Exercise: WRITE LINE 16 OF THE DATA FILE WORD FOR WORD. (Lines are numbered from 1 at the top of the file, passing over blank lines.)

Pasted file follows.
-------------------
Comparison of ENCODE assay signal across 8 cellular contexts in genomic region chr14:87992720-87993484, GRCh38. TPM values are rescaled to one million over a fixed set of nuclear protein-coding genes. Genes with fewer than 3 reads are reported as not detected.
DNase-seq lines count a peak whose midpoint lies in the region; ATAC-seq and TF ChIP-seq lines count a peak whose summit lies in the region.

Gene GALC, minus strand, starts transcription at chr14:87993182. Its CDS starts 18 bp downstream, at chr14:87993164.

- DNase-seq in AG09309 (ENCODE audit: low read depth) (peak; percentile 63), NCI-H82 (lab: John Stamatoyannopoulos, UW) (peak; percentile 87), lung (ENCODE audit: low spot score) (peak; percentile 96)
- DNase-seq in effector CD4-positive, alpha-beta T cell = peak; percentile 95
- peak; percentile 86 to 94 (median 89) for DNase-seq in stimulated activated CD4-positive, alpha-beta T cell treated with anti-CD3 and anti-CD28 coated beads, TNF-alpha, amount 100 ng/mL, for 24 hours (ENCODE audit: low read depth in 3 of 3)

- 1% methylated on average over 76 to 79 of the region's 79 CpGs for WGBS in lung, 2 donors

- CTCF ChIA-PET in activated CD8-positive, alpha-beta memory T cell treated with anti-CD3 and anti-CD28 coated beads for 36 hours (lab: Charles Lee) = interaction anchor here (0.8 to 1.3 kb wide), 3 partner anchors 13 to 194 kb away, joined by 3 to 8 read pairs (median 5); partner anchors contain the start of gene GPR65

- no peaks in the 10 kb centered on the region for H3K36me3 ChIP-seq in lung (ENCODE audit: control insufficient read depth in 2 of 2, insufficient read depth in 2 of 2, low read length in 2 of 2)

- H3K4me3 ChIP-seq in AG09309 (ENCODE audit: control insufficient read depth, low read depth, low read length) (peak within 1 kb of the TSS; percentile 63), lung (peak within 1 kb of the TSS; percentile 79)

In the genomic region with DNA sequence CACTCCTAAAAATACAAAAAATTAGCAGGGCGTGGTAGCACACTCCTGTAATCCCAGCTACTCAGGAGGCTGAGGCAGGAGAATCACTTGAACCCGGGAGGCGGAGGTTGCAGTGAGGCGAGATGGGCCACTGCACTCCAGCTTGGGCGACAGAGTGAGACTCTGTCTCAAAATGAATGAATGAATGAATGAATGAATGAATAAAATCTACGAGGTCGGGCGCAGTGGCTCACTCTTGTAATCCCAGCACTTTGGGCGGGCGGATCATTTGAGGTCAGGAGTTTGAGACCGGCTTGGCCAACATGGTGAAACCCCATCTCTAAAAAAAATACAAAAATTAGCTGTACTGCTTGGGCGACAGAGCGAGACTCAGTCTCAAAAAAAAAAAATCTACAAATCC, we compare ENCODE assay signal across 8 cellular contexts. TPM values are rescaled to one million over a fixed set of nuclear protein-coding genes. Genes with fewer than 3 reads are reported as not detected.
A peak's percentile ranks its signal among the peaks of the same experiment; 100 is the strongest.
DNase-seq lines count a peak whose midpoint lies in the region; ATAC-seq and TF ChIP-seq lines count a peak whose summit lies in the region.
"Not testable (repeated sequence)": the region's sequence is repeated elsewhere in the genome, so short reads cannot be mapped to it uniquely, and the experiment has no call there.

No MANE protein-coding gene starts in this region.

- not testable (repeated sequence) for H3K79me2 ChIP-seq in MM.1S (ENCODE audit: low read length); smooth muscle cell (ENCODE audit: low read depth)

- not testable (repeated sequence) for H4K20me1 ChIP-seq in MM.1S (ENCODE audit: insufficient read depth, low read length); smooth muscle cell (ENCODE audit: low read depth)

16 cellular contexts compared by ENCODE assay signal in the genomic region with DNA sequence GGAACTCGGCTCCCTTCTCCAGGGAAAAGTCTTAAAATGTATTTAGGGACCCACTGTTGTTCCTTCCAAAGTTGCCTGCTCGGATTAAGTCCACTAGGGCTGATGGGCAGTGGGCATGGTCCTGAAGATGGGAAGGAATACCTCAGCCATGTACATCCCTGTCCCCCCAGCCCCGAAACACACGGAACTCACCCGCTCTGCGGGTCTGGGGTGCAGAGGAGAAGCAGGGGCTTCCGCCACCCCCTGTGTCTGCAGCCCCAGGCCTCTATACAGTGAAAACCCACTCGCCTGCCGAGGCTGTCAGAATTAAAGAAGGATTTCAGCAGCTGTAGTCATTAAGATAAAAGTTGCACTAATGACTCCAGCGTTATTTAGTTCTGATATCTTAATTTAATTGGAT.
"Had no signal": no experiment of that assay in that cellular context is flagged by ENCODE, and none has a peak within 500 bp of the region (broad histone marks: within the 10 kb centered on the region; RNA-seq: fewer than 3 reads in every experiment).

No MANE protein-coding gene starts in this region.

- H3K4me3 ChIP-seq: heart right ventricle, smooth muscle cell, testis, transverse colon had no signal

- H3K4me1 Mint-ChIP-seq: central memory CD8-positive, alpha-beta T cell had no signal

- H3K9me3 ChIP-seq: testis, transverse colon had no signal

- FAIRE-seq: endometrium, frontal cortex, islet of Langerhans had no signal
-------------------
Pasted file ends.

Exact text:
- not testable (repeated sequence) for H3K79me2 ChIP-seq in MM.1S (ENCODE audit: low read length); smooth muscle cell (ENCODE audit: low read depth)